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Colosseum - Rome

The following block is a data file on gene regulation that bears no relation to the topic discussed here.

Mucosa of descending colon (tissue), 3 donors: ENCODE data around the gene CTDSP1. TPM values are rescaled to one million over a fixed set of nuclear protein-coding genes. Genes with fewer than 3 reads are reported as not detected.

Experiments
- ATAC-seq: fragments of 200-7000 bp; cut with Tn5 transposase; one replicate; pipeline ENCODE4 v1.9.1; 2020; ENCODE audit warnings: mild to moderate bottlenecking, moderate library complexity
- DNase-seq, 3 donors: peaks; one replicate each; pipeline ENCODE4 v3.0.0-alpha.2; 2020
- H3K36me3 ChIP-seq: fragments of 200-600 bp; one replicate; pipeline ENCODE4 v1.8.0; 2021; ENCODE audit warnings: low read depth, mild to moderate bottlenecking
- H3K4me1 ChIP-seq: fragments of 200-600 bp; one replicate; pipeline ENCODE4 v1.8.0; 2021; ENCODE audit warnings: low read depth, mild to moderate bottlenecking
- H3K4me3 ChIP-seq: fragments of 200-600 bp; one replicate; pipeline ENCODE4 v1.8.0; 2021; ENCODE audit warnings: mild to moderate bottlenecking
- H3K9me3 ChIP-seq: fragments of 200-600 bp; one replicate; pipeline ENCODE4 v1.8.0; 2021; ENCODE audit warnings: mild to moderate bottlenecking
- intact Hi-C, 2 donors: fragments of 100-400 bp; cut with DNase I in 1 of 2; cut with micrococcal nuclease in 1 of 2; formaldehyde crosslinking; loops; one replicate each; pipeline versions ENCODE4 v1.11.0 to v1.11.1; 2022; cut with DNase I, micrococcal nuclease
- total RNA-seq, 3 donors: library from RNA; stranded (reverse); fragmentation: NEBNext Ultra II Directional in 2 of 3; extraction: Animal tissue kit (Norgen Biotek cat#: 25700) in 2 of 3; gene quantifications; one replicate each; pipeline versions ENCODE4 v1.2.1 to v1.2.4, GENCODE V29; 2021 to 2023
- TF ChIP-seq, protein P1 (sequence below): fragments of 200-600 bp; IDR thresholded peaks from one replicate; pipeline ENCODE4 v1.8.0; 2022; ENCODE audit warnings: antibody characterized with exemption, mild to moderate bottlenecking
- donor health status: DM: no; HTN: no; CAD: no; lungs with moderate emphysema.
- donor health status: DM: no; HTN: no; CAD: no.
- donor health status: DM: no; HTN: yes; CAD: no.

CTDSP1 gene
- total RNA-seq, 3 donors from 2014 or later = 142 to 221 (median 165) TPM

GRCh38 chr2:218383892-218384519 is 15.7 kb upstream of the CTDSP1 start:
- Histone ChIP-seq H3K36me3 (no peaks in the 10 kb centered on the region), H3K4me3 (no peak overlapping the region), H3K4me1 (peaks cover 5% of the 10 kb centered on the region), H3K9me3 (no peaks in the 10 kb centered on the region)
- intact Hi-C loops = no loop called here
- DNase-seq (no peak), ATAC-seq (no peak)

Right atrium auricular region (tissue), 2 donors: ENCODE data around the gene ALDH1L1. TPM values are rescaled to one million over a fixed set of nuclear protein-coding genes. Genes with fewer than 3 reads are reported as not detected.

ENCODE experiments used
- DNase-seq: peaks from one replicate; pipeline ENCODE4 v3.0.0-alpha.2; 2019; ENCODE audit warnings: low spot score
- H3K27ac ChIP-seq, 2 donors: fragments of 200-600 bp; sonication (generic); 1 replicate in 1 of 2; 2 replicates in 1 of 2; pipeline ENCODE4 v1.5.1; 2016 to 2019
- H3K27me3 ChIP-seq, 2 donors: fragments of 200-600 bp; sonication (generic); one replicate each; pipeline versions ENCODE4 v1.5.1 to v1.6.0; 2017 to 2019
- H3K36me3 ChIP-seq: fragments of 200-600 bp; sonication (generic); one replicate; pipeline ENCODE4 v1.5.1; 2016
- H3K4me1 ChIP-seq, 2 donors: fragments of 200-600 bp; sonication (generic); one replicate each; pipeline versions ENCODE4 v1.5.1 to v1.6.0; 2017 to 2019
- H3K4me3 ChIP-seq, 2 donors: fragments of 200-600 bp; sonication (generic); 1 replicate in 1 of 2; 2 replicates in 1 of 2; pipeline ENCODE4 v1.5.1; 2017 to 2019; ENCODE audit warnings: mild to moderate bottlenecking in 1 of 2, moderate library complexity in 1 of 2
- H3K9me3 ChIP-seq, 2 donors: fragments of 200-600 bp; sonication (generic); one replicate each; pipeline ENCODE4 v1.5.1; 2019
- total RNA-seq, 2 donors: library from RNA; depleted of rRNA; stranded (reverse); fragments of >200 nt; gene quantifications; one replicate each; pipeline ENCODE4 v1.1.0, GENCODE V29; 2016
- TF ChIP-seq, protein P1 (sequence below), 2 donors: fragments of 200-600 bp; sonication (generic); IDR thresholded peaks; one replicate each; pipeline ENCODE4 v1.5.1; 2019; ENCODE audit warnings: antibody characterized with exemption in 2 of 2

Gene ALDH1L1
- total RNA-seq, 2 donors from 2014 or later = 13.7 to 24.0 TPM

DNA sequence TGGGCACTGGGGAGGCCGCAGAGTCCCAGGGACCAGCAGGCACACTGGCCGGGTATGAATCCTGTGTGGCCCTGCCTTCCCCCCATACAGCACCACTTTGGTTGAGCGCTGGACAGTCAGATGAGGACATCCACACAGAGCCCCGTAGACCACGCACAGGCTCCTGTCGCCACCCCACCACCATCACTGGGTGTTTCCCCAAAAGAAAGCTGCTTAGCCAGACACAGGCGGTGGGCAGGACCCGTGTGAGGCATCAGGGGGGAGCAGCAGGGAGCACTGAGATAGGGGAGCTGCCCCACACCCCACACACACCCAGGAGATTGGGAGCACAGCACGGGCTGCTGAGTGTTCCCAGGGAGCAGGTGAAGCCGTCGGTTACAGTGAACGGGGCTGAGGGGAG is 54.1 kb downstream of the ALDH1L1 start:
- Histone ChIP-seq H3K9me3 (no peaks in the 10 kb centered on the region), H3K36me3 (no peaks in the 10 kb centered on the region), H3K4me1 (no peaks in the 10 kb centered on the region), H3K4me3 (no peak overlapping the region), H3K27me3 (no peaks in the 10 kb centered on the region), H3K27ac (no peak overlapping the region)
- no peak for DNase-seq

Then, he didn’t like the Britannia. He preferred the warm lands of the Roman Empire. There, he could sleep during the nights without needing a blanket. There, he could eat meat the way he loved it. Britannia was just good for two reasons. One, he appreciated the trust of Appius. This mission was the best proof that Octavian was the solid, reliable man, he always wanted to be. Two, he was close to Julia. He was entranced by her from the very first moment he saw her. She was Appius’s guest, who practically hosted an old friend and new husband in one person. Octavian heard some stories about Maxentius’s miserable army career. There was a story that Maxentius held a sword like a girl. There was another story that Maxentius was scared to death when he was supposed to go to his first battle. When Octavian saw Maxentius for the very first time, he noticed the extremely tender, but wrinkled skin of a man, who dabbled with battles, but had enough power to beat a weak and defenceless being. Octavian had already seen beaten women, while they rested as a team in different places. He noticed women visiting their man, soldiers, who were stationed in camps, and overreacting after days or weeks of broken contact to their families. Octavian observed how much these women suffered in silence, how their eyes became dashed off and how their moves lost the vigorous dynamic. The same symptoms, he noticed with Julia. She still had a kind of fire, but it wasn’t a fire that could burn for ages. Instinctively, he wanted to protect her. His first reflex was to kill the man, who was supposed to watch over his own wife. Affected by unexpected emotions, Octavian got shaky hands. He noticed that Appius registered the tension, but not the reason behind it. Sending Octavian as the leader of the convoy to Britannia could have two different explanations. Either Appius knew what really happened in Octavian’s mind and wanted to him to learn a lesson or Appius knew that of all soldiers, Octavian would fulfil his task with the strongest motivation. Either way, it showed Appius’s trust in Octavian.

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